[0036] Referring now to FIG. 4, fire safety performance of the belt 30 is improved with a metallic coating layer 50 over the jacket material 44 at the end surfaces 38, and in some embodiments wrapping partially around the belt 30 to extend onto the traction surface 32 and/or the back surface 34. The metallic coating layer 50 is particularly effective in preventing flame propagation around the belt 30 from the traction surface 32 to the back surface 34 or vice versa, via the end surfaces 38. In some embodiments, the metallic coating layer 50 may extend to cover up to about 40% of the width of the traction surface 32 and/or the back surface 34. In other embodiments, the metallic coating layer 50 may extend to cover between 10% and 20% of the width of the traction surface 32 and/or the back surface 34. In one embodiment, the metallic coating layer 50 extends 0.1"-0.4" (2.5 - 10.2 millimeters) onto the traction surface 32 and/or the back surface 34.

[0037] The metallic coating layer 50 is applied to the belt 30 after application of the jacket material 44 by deposition or embedding of solid particles at the end surface 38, the traction surface 32 and/or the back surface 34. The application of the metallic coating layer 50 may be via a cold spray process, a dusting process, a rolling process, or the like. One embodiment of a cold spray process to form the metallic coating layer 50 is illustrated in FIG. 5. In the embodiment of FIG. 5, the belt is arranged in a rolled shape with an end surface 38 facing a spray nozzle 52. The spray nozzle 52 directs a spray of metal powder 54 toward the belt 30, utilizing a carrier gas 56 such as Nitrogen, Helium or Argon. The metal powder 54 may include, for example, tin (Sn), zinc (Zn), aluminum (Al), nickel (Ni), and/or alloys of these materials. As the metal coating layer 50 may increase friction between the belt and elevator system 10 surfaces, such as the traction sheave 18 increasing wear, the metallic coating layer 50 may include other materials in addition to the metal materials to act as lubricants. These lubricant materials may include, for example, molybdenum disulfide (MoS 2 ), molybdenum diselenide (MoSe 2 ), tungsten disulfide (WS 2 ), polytetrafluoroethylene, other fluoropolymers, or other layered ceramic materials.

[0038] The spray nozzle 52 is configured with a converging portion 58, a diverging portion 60 at a nozzle exit 60 and a nozzle throat 62 between the converging portion 58 and the diverging portion 60. In some embodiments, because of a relatively low melting point of the metal powders 54 utilized, the metal powder 54 is added to the carrier gas 56 at a point downstream of the nozzle throat 62, as shown in FIG. 5. In other embodiments, however, the metal powder 54 may be added to the carrier gas 56 upstream of the nozzle throat 62 or at the nozzle throat 62, depending on the carrier gas 56 temperature and velocity and the melting point of the metal powder 54.

[0039] In the embodiment of FIG. 5, the spray nozzle 52 applies the metallic coating layer 50 to a first end surface 38, along with selected portions of traction surface 32 and back surface 34. The belt 30 in its rolled configuration is turned so the second end surface 38 is facing the spray nozzle 52, and the spray nozzle applies the metallic coating layer 50 to the second end surface 38. Alternatively, the spray nozzle 52 may be moved to spray the second end surface 38 or multiple spray nozzles 52 may be utilized to spray end surfaces 38 without moving the belt 30 or the spray nozzle 52. Application of the metallic coating layer 50 via each spray nozzle 52 may performed simultaneously or by a staggered process. In some embodiments, the metallic coating layer 50 applied to the second end surface 38 may have a same composition as the metallic coating layer 50 applied to the first end surface 38, while in other embodiments the two metallic coating layers 50 be different.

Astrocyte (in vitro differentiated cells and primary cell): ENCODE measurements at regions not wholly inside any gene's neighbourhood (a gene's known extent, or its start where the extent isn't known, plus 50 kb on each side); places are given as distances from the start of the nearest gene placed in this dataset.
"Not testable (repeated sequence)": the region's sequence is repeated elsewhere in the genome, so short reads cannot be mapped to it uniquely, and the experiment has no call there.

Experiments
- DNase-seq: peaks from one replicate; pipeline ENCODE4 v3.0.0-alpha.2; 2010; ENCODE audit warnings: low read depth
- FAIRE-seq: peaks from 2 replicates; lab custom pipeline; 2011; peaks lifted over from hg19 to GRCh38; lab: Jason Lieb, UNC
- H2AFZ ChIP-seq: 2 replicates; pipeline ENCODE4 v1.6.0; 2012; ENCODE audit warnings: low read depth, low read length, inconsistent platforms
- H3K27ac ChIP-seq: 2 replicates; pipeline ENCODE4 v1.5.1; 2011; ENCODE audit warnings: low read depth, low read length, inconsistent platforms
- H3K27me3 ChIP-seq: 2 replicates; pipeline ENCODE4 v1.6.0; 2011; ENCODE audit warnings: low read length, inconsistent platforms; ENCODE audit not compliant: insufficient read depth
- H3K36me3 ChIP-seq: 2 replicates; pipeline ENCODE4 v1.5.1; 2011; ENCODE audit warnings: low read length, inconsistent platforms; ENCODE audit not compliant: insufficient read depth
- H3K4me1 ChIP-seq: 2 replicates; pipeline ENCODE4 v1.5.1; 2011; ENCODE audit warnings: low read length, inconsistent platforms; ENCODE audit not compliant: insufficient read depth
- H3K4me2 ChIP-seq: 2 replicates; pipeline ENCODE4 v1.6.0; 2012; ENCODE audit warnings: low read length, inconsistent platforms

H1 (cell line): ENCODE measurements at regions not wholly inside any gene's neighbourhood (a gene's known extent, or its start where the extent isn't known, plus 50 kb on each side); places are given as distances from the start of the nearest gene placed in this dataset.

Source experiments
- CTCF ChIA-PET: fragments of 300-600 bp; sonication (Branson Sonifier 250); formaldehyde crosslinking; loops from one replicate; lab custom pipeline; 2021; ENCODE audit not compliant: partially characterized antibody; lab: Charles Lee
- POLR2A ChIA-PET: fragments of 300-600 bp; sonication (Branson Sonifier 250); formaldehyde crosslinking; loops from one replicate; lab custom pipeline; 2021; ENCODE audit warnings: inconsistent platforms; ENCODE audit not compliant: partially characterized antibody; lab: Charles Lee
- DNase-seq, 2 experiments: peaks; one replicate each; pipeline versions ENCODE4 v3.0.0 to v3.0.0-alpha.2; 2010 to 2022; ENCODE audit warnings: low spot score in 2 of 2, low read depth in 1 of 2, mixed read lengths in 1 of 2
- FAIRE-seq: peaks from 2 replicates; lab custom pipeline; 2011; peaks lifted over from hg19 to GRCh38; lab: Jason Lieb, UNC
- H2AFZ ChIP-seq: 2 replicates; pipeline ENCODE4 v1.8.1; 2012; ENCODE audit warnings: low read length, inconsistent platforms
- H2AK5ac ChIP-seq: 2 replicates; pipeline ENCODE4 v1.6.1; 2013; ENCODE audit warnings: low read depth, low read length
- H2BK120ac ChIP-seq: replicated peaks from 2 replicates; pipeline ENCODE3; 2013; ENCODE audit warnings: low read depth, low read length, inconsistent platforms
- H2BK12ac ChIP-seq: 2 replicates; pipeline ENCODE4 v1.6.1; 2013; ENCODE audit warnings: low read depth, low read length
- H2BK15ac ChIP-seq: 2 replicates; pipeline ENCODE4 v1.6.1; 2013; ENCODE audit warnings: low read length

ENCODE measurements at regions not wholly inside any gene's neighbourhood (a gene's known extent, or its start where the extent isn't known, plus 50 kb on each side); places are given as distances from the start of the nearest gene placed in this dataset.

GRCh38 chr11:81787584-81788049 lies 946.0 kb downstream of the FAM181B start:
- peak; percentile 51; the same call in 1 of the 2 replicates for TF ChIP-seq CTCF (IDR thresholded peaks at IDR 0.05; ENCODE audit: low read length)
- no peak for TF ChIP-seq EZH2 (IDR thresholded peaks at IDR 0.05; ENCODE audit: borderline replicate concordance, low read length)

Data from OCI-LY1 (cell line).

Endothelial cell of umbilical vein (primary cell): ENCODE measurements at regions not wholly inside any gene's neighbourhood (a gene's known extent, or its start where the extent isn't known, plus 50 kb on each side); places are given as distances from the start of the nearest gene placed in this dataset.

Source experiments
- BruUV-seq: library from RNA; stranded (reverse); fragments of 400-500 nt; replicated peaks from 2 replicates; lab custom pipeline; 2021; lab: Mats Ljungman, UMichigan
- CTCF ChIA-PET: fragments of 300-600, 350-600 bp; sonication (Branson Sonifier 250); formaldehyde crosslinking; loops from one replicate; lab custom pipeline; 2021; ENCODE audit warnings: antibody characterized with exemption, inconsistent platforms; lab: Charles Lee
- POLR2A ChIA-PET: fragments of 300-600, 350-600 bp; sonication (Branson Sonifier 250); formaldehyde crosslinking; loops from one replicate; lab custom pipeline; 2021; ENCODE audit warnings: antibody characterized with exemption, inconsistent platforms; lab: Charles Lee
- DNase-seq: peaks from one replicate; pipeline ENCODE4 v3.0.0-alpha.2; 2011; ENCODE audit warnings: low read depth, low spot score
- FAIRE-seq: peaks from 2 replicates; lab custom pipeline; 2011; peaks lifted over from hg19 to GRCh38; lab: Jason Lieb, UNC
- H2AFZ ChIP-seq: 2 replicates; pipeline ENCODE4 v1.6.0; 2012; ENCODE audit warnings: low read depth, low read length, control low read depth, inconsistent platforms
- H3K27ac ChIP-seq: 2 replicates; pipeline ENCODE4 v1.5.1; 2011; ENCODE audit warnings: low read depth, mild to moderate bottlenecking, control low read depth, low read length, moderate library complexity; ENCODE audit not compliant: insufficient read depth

[0040] In another embodiment, shown in FIG. 6, application of the metallic coating layer 50 may be an integrated part of a continuous belt 30 manufacturing process. In the process of FIG. 6, the tension members 42 are formed and are placed in a selected arrangement. The tension members 42 are then urged through an extruder 66 or other applicator where the jacket material 44 is applied to the tension members 42 forming belt 30. One or more spray nozzles 52 are located downstream of the extruder 66 and apply the metallic coating layer 50 to the end surface 38 and selected portions of the traction surface 32 and back surface 34 as the belt 30 passes the spray nozzles 52. In some embodiments, at least one spray nozzle 52 is located at each end surface 38 so that the metallic coating layer 50 may be applied to both end surfaces 38 simultaneously. Applying the metallic coating layer 50 as part of a continuous belt manufacturing process has the additional advantage of streamlining the manufacturing process. Further, the belt 30 has an elevated temperature and is relatively soft after leaving the extruder 66, so applying the metallic coating layer 50 soon after the belt 30 is formed at the extruder 66 may improve adhesion of the metallic coating layer 50 to the jacket material 44.

[0041] While the present disclosure has been described in detail in connection with only a limited number of embodiments, it should be readily understood that the present disclosure is not limited to such disclosed embodiments. Rather, the present disclosure can be modified to incorporate any number of variations, alterations, substitutions or equivalent arrangements not heretofore described, but which are commensurate in spirit and/or scope. Additionally, while various embodiments have been described, it is to be understood that aspects of the present disclosure may include only some of the described embodiments. Accordingly, the present disclosure is not to be seen as limited by the foregoing description, but is only limited by the scope of the appended claims.